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  • Issue #35: AI’s human touch, Claude 3, and conversational search

Issue #35: AI’s human touch, Claude 3, and conversational search

Good morning.The LLM race continues.

This week, we’re talking about Claude 3 (Anthropic) entering the race as the newest challenger to ChatGPT’s crown. 

What does it all boil down to? 

It’s a race of inches. 

All to see which chatbots can make incremental progress above the others in key benchmarks. 

More on benchmarks below.



  • Claude 3: Emotional intelligence in the battle for LLM supremacy 

  • “Beam me up Scotty” – the surprisingly nerdy behavior that stumped AI researchers

  • Perplexity AI makes strides in conversational search

Let’s dive in.

Chasing benchmarks vs. enhancing workflows: the marketer’s dilemma in the age of AI

Anthropic claims that Claude 3 sets  “new industry benchmarks across a wide range of cognitive tasks”. 

Claude 3 brings three new models of chatbots. All with different use-cases and applications depending on your needs. 

  • Haiku: Best if you’re looking for speed and affordability above overall performance. The most limited of the three models, it answers simple queries and requests.

  • Sonnet: Strikes the balance between cognitive ability and speed. Could be well-suited for large-scale enterprise functions. 

  • Opus: Touts high levels of performance and processing power across multiple domains. This premium model is where Claude wins some ground against key benchmarks among competitors.

The biggest claim from Claude 3 is that “it exhibits near-human level of comprehension and fluency on complex tasks, leading the frontier of general intelligence”.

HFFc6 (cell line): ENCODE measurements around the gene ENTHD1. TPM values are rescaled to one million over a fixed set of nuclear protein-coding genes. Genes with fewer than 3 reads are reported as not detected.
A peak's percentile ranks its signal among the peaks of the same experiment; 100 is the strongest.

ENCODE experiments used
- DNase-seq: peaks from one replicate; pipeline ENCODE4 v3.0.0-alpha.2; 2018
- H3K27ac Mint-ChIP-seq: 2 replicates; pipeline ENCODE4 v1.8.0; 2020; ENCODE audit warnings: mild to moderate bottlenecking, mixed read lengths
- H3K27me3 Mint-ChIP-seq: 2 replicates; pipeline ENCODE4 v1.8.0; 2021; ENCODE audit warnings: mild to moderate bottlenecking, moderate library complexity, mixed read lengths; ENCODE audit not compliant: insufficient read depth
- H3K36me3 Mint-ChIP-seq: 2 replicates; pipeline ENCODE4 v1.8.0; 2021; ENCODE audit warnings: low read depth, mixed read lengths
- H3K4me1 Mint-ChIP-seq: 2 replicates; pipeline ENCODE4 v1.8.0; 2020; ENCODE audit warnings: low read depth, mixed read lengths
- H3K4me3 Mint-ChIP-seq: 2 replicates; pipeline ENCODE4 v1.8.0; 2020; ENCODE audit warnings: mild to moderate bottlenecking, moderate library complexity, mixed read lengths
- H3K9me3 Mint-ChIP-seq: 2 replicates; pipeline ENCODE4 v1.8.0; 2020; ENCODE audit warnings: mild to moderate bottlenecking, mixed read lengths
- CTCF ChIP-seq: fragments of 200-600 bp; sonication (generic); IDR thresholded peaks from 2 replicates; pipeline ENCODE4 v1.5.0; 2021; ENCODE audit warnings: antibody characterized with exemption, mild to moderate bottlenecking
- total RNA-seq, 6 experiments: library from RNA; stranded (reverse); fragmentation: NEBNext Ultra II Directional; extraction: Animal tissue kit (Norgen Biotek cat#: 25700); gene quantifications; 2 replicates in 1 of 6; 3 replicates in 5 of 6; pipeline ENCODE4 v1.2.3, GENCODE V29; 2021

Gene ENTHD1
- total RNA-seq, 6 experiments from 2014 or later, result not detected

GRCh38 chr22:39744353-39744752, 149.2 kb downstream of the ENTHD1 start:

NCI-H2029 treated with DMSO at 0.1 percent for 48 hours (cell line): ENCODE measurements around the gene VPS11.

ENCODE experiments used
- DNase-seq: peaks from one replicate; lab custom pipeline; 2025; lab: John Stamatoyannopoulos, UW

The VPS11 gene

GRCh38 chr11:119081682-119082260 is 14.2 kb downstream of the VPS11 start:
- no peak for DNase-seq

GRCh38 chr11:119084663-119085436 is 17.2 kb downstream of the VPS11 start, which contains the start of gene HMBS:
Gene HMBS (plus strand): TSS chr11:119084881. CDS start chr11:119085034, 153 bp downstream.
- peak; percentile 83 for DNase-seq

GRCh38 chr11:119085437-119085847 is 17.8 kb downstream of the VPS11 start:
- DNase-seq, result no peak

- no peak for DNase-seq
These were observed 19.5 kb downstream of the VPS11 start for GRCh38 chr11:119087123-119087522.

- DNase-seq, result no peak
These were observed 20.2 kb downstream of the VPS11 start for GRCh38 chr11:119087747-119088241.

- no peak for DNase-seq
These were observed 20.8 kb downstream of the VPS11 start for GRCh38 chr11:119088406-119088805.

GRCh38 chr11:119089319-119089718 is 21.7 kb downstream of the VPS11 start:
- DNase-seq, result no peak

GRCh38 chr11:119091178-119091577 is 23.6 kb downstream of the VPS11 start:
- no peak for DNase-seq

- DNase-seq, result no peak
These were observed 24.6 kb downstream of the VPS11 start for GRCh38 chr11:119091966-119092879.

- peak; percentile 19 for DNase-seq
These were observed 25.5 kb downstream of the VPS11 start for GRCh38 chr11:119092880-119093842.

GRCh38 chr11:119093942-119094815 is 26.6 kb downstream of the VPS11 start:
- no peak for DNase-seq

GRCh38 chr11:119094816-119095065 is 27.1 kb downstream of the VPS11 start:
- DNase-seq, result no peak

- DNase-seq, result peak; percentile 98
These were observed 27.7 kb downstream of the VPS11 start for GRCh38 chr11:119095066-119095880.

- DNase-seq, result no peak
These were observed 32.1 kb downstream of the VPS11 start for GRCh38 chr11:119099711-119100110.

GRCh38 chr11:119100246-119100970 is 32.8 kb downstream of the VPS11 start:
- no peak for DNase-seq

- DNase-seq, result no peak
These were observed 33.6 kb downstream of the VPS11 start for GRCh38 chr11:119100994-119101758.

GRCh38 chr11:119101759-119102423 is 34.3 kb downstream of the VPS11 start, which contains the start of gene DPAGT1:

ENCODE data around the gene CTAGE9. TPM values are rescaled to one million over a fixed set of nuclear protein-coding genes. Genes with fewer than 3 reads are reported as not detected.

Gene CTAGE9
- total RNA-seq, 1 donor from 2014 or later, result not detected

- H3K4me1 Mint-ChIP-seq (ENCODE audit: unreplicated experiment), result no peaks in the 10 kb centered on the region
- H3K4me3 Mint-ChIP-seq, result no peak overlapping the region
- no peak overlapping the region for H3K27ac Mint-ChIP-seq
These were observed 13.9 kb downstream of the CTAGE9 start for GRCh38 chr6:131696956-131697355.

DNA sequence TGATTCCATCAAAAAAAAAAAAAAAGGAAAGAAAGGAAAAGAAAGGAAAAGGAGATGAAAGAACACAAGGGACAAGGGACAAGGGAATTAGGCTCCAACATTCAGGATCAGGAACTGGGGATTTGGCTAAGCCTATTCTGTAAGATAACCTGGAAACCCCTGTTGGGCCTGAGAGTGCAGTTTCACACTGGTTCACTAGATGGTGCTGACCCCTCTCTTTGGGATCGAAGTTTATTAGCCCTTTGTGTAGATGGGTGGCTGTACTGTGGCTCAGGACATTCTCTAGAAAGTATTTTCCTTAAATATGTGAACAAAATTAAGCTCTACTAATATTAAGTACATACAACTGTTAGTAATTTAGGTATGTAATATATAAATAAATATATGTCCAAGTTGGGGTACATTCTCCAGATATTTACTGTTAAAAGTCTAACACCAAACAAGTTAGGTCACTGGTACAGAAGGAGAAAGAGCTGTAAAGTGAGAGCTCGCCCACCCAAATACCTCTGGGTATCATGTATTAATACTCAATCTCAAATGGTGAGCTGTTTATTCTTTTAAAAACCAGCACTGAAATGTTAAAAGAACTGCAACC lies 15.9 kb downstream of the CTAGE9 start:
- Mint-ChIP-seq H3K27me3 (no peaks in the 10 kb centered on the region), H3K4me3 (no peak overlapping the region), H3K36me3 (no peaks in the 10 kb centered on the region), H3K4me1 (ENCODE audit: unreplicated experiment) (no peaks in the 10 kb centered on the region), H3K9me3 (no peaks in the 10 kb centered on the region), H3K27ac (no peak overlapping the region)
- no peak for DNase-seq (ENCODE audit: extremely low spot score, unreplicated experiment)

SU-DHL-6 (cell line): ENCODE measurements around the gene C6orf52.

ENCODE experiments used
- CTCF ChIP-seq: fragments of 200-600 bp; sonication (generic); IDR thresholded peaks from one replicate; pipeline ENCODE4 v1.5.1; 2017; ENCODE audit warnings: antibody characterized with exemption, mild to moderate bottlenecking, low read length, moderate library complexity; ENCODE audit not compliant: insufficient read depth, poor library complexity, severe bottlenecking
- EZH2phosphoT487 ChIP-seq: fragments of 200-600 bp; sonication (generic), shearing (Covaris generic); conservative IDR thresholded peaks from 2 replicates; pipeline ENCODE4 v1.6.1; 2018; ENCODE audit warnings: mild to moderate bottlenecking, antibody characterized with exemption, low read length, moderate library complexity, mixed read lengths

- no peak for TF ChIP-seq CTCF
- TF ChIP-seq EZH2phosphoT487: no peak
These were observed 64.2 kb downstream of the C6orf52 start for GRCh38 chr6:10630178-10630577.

An LLM that operates with human-like comprehension? 

AGI (Artificial General Intelligence) is what they’re referring to, and it’s the holy grail of AI capability.

Claude is yet another platform claiming to have achieved AGI, much like OpenAI did with Q*.  

Imagine how AI could be leveraged if a platform like Claude 3 could accomplish these tasks quickly? 

For the cost of a $20 monthly subscription?

We’re not there yet, but I have no doubts that we will be, probably faster than we think. 

But let’s bring this back to practical application. 

To the average marketer, it’s mind-numbing to try and keep pace with the latest roll-outs. 

As I said earlier, the LLM race is one of inches at this point.

All of them are vying for the top spot, all of them touting the latest breakthrough based on incremental improvements over others. 

Most of this is just chatter. 

What marketers are really looking for is technology that is intuitive. 

That feels more human. 


  • It makes prompting less complicated

  • Intuitive AI makes collaboration easier, and more enjoyable

  • It enhances creativity 

Many claim that Claude 3 is the most human chatbot they’ve encountered so far: 

Ryan Morrison of Tom’s Guide tested the limits of Claude’s emotional IQ and came up with some interesting results. 

Also worth reading is this article from Every that called Claude “warm”. 

My advice to you?

Find the solutions that feel the easiest to use, AND that give you the highest quality outputs for the use case you need them for. 

Then, keep your head down and focus on getting really good with these models.

Build custom GPTs on these platforms, optimize them for maximum efficiency with your workflows, and put them through their paces.